C20orf48; HARP; HSS; NBIA1; PKAN
The PANK2 gene is associated with autosomal recessive pantothenate kinase-associated neurodegeneration (PKAN) (MedGen UID: 6708).
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The PANK2 gene encodes the mitochondrial enzyme pantothenate kinase, which plays an essential role in coenzyme A (CoA) biosynthesis and thus in fatty acid metabolism. Disruption of PANK2 and enzyme dysfunction causes progressive neurodegeneration disorders with brain iron accumulation.
PANK2 (NBIA1; OMIM: 606157) is the most common gene associated with the most prevalent form of progressive neurodegeneration with brain iron accumulation (NBIA), pantothenate kinase-associated neurodegeneration I (PKAN), formerly known as Hallervorden-Spatz disease (OMIM: 234200; PMID: 14631201). NBIA is a set of inherited conditions characterized by iron accumulation in the globus pallidus and/or substantia nigra of the basal ganglia (PMID: 28821231). Characteristic signs and symptoms include ataxia, spasticity, progressive dystonia, dysarthria, parkinsonism, neuropsychiatric manifestations, and retinal degeneration (PMCID: 2675558). MRI abnormalities in the globus pallidus and substantia nigra, referred to as the “eye of the tiger” sign, are thought to be pathognomonic for PANK2-associated PKAN (PMID: 12519949, 18443312).
There are two forms of the disorder:
Both groups can exhibit opisthotonus posturing, and this feature is highly suggestive of PKAN (PMID: 28034613).
Acanthocytes have been reported in 10% of PKAN patients (PMID:12510040) and specifically in a cohort of patients from the Dominican Republic who are homozygous for the c.680G>A mutation in the PANK2 gene (PMID: 25915509).
Families with hypoprebetalipoproteinemia, acanthocytosis, retinitis pigmentosa, and pallidal degeneration (HARP) with PANK2 pathogenic variants are thought to fall on the PKAN spectrum (OMIM: 607236; PMID: 12058097).
PKAN can usually be distinguished from the other forms of NBIA by the “eye of the tiger” MRI findings and the absence of seizures that are common with other forms (PMID: 20301663). Over 99% of individuals with the specific MRI findings have pathogenic variants in PANK2 (NBIA International Mutation Database, Oregon Health and Science University, unpublished data).
There are many types of NBIA. Other genes that cause NBIA include: ATP13A2, C19orf12, CP, CoASY, DCAF17, FA2H, FTL, PLA2G6, WDR45, FUCA1, and SQSTM1 (PMID: 20301663).
Disorders with similar features to classic PKAN include (PMID: 20301663, 18981035):
Disorders with similar findings to later-onset, atypical PKAN include (PMID: 20301663, 18981035):
Please note that a patient with a C19orf12 expansion has been reported with the “eye of the tiger” feature (PMID: 21981780).
PANK2 encodes a mitochondrial enzyme that phosphorylates vitamin B5 (known as pantothenate) in one of the first steps in coenzyme A (CoA) biosynthesis (PMID: 25110004). CoA is critical for energy metabolism and fatty acid synthesis and degradation (PMID: 21286947). It is unknown whether iron accumulation is causal or a downstream phenomenon (PMID: 24847269). Along with a deficiency of pantothenate kinase 2, pathogenic variants in PANK2 also result in an accumulation of cysteine-containing cytotoxic substrates (PMID: 11140748). Pathogenic variants in PANK2 account for approximately 50% of NBIA cases in Caucasians (PMID: 18981035).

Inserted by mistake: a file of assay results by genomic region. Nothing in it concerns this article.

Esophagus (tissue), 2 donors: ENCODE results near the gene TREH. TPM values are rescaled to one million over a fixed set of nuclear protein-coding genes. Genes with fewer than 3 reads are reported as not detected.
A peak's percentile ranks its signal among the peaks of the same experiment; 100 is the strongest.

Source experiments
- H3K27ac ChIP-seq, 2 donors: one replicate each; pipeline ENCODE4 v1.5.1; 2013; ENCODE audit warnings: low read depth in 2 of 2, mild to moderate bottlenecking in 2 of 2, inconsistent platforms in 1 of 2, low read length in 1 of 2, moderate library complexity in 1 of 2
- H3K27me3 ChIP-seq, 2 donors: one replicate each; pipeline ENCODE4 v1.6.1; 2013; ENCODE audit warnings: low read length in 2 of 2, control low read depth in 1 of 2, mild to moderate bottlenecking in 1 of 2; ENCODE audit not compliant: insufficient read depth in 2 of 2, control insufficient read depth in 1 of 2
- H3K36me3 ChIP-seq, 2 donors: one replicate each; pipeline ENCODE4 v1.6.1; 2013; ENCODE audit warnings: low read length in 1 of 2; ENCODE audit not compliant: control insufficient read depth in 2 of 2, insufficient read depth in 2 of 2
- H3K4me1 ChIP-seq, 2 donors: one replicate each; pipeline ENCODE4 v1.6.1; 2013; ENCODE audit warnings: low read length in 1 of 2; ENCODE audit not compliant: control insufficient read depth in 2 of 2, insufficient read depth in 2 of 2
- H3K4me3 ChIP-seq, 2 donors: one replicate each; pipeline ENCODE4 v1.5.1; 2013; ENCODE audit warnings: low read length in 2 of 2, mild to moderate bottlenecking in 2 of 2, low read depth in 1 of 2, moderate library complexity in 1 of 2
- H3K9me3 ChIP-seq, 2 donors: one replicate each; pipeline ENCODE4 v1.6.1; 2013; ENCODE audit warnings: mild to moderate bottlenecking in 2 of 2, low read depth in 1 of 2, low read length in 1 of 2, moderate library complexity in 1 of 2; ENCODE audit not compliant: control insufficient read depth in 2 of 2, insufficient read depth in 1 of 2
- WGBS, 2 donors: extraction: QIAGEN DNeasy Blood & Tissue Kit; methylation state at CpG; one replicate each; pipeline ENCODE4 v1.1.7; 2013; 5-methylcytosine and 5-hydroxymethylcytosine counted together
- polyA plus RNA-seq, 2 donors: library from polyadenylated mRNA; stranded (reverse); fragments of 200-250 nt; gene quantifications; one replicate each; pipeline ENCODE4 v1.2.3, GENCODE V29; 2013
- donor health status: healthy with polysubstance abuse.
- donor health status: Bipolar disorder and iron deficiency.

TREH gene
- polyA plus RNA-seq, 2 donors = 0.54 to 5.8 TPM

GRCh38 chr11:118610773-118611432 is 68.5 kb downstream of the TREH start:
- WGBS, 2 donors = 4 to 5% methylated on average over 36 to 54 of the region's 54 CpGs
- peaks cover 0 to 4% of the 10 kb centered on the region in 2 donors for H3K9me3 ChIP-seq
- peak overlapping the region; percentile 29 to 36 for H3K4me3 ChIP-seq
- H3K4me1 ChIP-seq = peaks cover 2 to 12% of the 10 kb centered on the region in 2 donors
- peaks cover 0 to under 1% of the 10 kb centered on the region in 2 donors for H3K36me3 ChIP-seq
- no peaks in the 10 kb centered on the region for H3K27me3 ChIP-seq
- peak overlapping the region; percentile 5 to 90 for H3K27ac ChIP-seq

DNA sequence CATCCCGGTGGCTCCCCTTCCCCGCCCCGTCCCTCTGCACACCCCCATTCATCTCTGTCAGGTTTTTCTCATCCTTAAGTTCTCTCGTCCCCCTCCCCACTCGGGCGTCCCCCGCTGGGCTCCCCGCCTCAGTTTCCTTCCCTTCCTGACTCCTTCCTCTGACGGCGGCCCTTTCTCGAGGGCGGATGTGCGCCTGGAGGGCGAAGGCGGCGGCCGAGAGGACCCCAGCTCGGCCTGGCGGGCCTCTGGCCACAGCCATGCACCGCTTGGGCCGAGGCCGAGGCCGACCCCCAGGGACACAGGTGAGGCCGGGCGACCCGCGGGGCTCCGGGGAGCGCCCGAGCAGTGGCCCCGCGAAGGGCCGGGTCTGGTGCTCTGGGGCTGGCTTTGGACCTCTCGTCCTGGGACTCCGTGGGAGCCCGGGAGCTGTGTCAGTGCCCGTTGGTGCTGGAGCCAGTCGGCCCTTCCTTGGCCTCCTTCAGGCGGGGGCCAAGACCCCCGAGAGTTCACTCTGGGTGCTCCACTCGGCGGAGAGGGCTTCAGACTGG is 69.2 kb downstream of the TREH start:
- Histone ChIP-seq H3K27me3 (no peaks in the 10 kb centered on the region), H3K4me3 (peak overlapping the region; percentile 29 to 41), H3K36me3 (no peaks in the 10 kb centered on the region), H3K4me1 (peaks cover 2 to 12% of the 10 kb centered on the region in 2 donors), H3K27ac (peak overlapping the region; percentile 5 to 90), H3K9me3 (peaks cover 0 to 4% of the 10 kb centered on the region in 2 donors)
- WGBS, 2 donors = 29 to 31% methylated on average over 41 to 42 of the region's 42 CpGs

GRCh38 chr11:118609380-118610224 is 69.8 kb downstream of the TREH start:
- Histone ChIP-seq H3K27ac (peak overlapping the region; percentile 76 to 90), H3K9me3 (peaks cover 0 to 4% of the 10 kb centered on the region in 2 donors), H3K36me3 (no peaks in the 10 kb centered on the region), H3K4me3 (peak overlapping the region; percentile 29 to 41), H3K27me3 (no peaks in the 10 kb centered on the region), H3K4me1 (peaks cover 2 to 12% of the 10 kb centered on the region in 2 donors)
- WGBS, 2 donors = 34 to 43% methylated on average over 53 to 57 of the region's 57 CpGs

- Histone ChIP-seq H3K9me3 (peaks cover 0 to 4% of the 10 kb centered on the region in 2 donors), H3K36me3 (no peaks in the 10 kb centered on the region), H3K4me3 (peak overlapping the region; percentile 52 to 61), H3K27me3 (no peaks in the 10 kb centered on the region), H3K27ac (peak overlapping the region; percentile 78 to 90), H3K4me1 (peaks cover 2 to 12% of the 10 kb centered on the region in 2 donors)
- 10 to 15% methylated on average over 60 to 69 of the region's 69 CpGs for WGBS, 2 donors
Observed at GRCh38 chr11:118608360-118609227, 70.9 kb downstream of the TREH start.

PANK2-associated NBIA is inherited in an autosomal recessive manner. In the case where only one pathogenic variant in PANK2 is identified and MRI findings are pathognomonic, expert opinion may be useful.
Clinical management interventions and recommendations include (PMID: 28034613):
For dystonia and spasticity, the first-line drugs are trihexyphenidyl for dystonia, and clonazepam and baclofen for spasticity. The second-line drugs include clonidine, gabapentin, tetrabenazine, and pregabalin (PMID: 28034613). Botulinum toxin intramuscular injections can be effective for a period of time in treating rigidity in limbs and facial muscles (PMID: 18981035). Deep-brain stimulation has helped a subset of patients with atypical PKAN (PMID: 21286947). In older patients with parkinsonism, dopaminergic medications are unlikely to be effective (PMID: 28034613).
Treatment-based therapeutics have targeted the biochemical defects using supplementation with pantetheine, pantothenate (vitamin B5), and CoA. Recent consensus guidelines recommend a 3-month course of high-dose pantothenate (PMID: 28034613). Iron chelation studies with deferiprone, which crosses the blood-brain barrier, are ongoing (Clinicaltrials.gov; PMID: 28034613).
Patients with pathogenic PANK2 variants are thought to be deficient in phosphopantothenic acid (PPA), which leads to decreased CoA levels. Ongoing clinical trials are testing a small molecule precursor of PPA called fosmetpantotenate with hopes of bypassing the enzyme deficiency. Unlike 4’-phosphopantothenic acid, fosmetpantotenate can permeate cell membranes (PMID: 28567317).
With ongoing clinical trials, molecular confirmation for PKAN disorders is necessary. If the MRI findings are not pathognomonic for PANK2, NBIA panel testing is recommended.
Review date: October 2017
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